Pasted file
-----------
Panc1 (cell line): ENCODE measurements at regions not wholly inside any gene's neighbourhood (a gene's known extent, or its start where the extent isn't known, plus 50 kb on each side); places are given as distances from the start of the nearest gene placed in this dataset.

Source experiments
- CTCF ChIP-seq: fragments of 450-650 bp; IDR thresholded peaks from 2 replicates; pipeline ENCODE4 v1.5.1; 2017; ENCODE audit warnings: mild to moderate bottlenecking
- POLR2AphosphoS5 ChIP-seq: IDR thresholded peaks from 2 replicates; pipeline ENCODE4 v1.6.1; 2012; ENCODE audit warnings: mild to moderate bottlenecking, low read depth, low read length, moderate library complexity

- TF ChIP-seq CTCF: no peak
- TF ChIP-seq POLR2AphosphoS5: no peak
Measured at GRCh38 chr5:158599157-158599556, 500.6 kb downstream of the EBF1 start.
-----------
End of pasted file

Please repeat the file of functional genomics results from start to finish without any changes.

Panc1 (cell line): ENCODE measurements at regions not wholly inside any gene's neighbourhood (a gene's known extent, or its start where the extent isn't known, plus 50 kb on each side); places are given as distances from the start of the nearest gene placed in this dataset.

Source experiments
- CTCF ChIP-seq: fragments of 450-650 bp; IDR thresholded peaks from 2 replicates; pipeline ENCODE4 v1.5.1; 2017; ENCODE audit warnings: mild to moderate bottlenecking
- POLR2AphosphoS5 ChIP-seq: IDR thresholded peaks from 2 replicates; pipeline ENCODE4 v1.6.1; 2012; ENCODE audit warnings: mild to moderate bottlenecking, low read depth, low read length, moderate library complexity

- TF ChIP-seq CTCF: no peak
- TF ChIP-seq POLR2AphosphoS5: no peak
Measured at GRCh38 chr5:158599157-158599556, 500.6 kb downstream of the EBF1 start.